Back when Schweigert was named hotdoggyaire for the new park, I bought some of their regular dogs off the shelf just to see what they were like. Frankly, they weren't very good. (I'm kind of partial to Oscar Meyer myself).
But something on the nutritional panel caught my eye:
OK, just how many servings per container?
One would think that getting the same number of hot dogs into each package would be the simplest part of the packaging department's job.
Perhaps, when you get to one of those incredibly plentiful grill stands at Target Field, you should ask for "about one" Big Dog.
It was a beautiful day and I had to be downtown, so you know what I always do.
Rod Carew will greet you, but he's sorely in need of a home plate for reference. (Killebrew is too.)
Stairs wrap around the skyway escape tower. A very nice finishing touch.
Flowers and Hall-of-Fame plaques. Very nice.
A distinct misstep, ostensibly to guard against missteps. But methinks I smell a lawyer...
Permanent barriers have sprouted across Seventh from the plaza, and "no crossing" signs have gone up all along here.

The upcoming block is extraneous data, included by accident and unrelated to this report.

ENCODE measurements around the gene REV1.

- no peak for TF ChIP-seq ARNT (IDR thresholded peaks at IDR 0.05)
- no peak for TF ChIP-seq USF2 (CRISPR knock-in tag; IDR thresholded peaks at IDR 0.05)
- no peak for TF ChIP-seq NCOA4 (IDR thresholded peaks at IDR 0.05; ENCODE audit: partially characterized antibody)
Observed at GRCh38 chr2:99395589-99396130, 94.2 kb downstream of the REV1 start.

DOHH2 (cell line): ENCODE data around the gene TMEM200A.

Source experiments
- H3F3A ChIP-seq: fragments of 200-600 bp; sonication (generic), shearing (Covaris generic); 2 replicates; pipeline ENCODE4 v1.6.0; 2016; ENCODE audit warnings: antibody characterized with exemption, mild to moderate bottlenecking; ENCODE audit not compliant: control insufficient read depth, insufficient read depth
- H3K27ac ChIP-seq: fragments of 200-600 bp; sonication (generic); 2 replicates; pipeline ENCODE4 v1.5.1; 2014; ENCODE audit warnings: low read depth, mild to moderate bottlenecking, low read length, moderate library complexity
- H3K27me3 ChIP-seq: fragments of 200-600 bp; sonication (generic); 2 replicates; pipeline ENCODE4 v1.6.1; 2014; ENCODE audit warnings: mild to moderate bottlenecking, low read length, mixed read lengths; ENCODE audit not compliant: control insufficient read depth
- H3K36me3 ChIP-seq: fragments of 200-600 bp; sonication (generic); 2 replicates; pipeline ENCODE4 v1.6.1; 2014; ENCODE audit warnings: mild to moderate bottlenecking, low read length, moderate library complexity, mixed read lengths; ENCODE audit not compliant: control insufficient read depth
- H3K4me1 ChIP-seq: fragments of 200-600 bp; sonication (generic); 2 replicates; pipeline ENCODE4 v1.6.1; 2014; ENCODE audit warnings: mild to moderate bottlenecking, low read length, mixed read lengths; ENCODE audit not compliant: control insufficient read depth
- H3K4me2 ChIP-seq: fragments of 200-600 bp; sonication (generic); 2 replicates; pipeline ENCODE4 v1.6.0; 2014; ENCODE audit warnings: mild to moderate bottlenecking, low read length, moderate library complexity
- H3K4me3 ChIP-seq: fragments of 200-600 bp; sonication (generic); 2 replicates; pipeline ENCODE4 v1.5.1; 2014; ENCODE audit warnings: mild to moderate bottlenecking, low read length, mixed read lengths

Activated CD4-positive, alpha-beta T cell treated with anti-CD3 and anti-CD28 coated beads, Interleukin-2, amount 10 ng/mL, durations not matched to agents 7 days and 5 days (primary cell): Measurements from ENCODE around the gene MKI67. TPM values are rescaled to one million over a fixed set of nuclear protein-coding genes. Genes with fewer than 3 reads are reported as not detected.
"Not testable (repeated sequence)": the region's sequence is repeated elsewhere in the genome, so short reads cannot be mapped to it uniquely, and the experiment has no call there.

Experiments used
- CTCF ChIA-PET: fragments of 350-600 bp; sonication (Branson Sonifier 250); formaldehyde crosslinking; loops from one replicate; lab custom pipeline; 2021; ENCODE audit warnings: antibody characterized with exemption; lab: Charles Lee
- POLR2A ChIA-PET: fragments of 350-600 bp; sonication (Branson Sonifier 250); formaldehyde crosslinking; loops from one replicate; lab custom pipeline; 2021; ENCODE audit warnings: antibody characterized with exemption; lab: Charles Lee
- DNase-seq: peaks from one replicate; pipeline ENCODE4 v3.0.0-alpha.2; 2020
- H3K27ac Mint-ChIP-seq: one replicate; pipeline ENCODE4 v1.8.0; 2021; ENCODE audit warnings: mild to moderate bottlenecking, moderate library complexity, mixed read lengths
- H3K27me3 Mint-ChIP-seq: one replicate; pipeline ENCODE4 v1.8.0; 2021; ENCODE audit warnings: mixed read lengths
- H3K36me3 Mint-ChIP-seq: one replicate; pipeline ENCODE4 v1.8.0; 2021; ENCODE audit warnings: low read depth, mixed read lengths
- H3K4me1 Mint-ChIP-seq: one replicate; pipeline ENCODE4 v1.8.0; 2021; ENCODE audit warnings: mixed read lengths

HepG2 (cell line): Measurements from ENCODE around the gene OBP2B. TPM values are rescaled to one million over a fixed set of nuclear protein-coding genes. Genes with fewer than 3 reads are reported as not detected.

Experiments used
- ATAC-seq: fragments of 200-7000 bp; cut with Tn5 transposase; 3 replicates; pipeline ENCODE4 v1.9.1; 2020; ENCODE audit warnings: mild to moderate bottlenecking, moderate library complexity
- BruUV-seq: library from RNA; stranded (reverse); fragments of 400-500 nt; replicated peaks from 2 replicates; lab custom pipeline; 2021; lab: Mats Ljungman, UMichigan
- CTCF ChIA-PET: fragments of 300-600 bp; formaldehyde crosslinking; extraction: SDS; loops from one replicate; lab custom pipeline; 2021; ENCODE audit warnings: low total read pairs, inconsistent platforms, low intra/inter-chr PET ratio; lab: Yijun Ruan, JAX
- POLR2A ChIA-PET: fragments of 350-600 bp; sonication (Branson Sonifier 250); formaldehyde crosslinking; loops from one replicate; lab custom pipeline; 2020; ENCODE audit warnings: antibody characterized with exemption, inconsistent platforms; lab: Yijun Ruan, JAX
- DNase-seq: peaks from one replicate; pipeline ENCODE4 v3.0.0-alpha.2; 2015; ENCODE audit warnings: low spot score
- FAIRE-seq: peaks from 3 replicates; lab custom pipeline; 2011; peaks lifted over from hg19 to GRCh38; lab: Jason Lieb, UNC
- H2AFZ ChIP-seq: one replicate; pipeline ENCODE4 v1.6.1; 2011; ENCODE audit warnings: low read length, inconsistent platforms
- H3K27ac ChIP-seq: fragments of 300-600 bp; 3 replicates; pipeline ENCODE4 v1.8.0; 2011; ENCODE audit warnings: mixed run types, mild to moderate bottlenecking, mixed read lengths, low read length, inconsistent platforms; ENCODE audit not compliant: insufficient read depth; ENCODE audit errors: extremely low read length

Basically it nullifies all the beautiful work done to tie the other side of the street into the plaza. Those matching railings weren't cheap, but the offensively unmatching barriers probably were.
I say: On gameday, Seventh Street should be treated as an extension of the plaza. This setup looks uncharacteristically unfriendly, and reminds me of those barriers down the middle of Fifth Street over by the Metrodome.
The plaza has been finished off just beautifully.
I know you've seen this, but I can't get enough of it.
More flowers, more pennants.
Through the windows of the Metropolitan Club you can see one of the displays of Met Stadium memorabilia.
That display features what remains of Met Stadium's home plate, which I managed to photograph long ago when Clyde brought it out for an event at the Mall of America.
I haven't seen the display up close, but the story I heard is that the actual plate was given away to a fan after the last game. Both the fan and the plate promptly disappeared and have never been heard from again (probably because no one tried to find them for decades).
Clyde dug up the mounting, which is made of wood, along with the pitching rubber (cement), and hauled them around for years to anywhere that would let him show them. It's a great story, and truly amazing to have them right where they belong.